VaR backtesting

VaR is integral to the capital requirements calculation and in ensuring a sufficient capital buffer to cover losses from adverse market conditions.​ The accuracy of VaR models is therefore tested stringently with VaR backtesting, comparing the model VaR to the observed hypothetical P&Ls. ​A VaR model with poor backtesting performance is penalised with the application of a capital multiplier, ensuring a conservative capital charge.​ The capital multiplier increases with the number of exceptions during the preceding 250 business days, as described in Table 1 below.​

Table 1: Capital multipliers based on the number of backtesting exceptions.

The capital multiplier is applied to both the VaR and stressed VaR, as shown in equation 1 below, which can result in a significant impact on the market risk capital requirement when failures in VaR backtesting occur.​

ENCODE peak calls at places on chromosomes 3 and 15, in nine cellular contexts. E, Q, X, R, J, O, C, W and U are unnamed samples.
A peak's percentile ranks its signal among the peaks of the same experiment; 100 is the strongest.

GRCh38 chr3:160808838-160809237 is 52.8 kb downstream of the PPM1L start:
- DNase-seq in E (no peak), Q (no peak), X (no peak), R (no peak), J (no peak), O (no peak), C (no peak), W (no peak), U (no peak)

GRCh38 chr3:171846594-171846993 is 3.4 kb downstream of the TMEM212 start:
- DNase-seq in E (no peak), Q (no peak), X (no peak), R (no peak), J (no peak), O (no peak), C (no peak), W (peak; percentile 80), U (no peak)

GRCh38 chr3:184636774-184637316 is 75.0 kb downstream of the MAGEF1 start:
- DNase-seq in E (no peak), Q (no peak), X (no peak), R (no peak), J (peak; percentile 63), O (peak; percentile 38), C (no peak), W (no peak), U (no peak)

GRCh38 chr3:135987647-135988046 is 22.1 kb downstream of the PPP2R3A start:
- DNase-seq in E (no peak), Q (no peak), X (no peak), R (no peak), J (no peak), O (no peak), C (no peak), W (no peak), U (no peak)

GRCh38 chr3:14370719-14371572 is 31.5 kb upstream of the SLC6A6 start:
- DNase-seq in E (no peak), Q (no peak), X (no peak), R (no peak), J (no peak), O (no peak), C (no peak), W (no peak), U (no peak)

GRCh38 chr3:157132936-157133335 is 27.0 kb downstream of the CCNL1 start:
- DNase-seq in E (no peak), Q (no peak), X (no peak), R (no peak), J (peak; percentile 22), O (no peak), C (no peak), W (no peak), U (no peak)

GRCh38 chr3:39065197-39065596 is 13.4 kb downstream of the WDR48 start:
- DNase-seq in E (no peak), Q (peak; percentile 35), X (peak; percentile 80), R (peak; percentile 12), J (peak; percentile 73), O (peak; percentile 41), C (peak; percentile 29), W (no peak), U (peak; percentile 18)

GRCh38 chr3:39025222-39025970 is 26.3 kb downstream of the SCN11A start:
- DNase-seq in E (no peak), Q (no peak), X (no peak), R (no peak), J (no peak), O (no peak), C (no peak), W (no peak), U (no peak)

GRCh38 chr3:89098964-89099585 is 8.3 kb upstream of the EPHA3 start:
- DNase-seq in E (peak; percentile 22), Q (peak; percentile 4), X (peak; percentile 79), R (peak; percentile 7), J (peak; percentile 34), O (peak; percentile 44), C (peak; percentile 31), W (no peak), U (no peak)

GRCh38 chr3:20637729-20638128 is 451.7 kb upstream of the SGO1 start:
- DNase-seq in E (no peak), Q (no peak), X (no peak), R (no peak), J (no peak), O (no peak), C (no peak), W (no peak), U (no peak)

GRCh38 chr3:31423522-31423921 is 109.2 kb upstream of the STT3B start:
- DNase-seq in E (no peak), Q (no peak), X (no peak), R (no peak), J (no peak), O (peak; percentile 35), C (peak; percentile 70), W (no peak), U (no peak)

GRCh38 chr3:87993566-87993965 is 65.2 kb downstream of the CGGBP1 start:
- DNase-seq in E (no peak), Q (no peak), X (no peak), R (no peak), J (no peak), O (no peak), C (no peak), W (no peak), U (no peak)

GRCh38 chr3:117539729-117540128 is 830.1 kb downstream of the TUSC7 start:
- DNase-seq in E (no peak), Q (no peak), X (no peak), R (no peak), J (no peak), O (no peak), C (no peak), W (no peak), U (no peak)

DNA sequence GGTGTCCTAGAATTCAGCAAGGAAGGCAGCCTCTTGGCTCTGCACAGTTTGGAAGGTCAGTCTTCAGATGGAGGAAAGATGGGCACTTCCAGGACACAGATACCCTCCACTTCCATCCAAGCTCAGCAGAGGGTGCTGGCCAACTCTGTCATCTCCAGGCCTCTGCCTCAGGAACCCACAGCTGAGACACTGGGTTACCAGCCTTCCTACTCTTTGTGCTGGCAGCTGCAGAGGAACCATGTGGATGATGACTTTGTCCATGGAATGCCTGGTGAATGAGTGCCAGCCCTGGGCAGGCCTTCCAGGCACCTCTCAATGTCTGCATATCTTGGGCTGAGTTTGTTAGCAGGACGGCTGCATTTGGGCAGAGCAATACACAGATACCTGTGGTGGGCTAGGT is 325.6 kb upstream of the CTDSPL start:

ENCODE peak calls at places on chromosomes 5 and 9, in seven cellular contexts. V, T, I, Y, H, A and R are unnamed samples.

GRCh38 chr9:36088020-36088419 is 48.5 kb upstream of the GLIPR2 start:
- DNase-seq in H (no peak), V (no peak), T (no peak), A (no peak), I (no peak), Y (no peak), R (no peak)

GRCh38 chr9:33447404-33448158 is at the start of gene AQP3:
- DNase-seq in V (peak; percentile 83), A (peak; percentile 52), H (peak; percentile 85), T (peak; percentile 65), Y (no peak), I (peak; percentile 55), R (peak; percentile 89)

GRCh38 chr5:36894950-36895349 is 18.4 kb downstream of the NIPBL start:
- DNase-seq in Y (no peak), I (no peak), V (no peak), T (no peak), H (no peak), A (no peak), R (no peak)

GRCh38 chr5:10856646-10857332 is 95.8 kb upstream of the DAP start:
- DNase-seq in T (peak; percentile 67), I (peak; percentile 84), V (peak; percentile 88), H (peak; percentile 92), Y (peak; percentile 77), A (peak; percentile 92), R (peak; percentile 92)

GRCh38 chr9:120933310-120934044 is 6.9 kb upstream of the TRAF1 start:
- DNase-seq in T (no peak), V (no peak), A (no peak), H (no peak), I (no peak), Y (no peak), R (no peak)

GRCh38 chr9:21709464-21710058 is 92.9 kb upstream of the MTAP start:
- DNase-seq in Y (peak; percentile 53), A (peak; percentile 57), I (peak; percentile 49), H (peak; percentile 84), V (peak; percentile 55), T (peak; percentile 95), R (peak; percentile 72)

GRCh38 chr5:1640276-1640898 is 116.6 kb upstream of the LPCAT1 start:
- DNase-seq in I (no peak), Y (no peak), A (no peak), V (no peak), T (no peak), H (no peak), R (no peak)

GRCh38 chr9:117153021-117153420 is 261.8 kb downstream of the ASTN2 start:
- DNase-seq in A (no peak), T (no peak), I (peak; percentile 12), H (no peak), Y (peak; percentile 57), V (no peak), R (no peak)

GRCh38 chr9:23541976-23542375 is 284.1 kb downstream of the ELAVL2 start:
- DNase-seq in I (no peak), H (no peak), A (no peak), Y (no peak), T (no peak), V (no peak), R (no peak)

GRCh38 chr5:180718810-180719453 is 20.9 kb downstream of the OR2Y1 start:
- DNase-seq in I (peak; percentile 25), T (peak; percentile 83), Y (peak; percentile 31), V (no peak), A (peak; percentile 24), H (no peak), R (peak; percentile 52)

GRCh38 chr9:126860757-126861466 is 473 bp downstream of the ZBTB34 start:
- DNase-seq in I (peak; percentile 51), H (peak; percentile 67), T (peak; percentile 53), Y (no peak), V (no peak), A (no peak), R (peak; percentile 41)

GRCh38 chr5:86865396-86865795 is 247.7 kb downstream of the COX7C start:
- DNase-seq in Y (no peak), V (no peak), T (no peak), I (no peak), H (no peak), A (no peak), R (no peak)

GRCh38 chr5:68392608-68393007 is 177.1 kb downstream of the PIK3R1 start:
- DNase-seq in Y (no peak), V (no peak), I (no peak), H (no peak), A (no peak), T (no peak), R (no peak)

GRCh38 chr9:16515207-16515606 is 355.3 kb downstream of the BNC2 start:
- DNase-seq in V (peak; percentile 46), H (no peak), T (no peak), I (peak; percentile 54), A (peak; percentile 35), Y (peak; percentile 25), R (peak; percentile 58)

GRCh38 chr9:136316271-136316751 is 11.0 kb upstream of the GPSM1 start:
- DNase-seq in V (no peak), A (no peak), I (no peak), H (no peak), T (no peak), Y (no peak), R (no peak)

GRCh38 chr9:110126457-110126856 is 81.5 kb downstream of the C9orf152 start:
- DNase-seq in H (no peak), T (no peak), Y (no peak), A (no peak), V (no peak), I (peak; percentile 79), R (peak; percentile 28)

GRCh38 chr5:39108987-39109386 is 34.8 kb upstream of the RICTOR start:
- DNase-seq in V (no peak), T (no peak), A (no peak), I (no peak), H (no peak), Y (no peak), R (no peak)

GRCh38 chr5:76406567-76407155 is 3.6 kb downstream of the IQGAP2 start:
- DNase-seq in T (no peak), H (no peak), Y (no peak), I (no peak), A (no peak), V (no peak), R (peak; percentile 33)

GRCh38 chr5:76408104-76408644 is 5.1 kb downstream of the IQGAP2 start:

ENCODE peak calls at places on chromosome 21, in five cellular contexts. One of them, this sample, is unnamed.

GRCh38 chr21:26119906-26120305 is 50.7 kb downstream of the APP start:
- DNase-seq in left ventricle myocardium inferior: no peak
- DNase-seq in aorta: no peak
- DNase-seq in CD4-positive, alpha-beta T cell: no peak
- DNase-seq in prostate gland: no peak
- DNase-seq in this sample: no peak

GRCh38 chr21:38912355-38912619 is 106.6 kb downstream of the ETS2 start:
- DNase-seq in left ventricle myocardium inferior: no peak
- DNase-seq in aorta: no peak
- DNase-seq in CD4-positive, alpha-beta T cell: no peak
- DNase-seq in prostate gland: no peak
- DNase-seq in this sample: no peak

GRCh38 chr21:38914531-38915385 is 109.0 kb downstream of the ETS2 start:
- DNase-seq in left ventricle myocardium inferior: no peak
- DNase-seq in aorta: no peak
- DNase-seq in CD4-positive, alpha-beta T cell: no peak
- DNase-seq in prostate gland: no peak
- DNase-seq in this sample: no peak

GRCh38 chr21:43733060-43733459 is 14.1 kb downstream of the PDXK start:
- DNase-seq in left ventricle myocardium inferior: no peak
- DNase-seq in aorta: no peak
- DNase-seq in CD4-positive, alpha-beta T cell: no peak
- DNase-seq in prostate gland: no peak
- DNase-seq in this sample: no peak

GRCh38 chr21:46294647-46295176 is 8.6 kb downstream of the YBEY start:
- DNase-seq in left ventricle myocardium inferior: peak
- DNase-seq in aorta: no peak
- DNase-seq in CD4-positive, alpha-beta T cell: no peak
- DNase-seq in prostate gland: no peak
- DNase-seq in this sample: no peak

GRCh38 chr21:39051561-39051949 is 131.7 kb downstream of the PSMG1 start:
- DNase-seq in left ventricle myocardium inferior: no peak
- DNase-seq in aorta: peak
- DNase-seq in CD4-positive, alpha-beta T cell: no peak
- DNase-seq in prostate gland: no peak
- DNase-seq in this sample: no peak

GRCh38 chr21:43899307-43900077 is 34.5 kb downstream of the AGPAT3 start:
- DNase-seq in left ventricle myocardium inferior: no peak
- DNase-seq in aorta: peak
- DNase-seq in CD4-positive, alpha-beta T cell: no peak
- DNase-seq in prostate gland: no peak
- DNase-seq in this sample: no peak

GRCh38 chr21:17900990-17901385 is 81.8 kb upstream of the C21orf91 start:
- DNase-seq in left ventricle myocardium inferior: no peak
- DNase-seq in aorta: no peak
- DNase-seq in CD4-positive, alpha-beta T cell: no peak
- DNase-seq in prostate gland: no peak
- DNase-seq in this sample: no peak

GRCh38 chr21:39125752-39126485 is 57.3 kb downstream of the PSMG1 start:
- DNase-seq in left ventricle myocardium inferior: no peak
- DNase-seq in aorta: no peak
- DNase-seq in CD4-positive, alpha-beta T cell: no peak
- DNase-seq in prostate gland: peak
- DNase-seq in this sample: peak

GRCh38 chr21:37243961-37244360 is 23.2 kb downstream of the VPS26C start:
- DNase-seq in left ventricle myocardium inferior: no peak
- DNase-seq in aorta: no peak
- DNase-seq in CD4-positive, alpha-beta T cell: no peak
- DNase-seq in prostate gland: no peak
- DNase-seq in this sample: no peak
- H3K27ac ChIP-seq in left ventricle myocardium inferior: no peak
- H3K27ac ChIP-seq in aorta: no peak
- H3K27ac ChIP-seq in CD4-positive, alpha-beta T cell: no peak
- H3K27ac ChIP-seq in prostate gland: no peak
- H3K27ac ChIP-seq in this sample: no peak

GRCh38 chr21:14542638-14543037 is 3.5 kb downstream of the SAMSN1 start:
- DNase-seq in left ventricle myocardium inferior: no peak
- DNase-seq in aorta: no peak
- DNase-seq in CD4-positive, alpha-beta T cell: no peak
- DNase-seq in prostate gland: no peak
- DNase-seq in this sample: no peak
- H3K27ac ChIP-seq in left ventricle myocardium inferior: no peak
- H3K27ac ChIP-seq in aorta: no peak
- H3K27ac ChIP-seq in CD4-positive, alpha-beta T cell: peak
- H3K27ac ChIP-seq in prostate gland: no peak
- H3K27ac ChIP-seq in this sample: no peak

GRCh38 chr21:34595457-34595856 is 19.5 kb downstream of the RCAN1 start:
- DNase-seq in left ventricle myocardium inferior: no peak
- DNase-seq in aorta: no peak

Pro-cyclicality of the backtesting framework​

A known issue of VaR backtesting is pro-cyclicality in market risk. ​This problem was underscored at the beginning of the COVID-19 outbreak when multiple banks registered several VaR backtesting exceptions. ​This had a double impact on market risk capital requirements, with higher capital multipliers and an increase in VaR from higher market volatility.​ Consequently, regulators intervened to remove additional pressure on banks’ capital positions that would only exacerbate market volatility. The Federal Reserve excluded all backtesting exceptions between 6th – 27th March 2020, while the PRA allowed a proportional reduction in risks-not-in-VaR (RNIV) capital charge to offset the VaR increase.​ More recent market volatility however has not been excluded, putting pressure on banks’ VaR models during backtesting.​

Historical simulation VaR model challenges​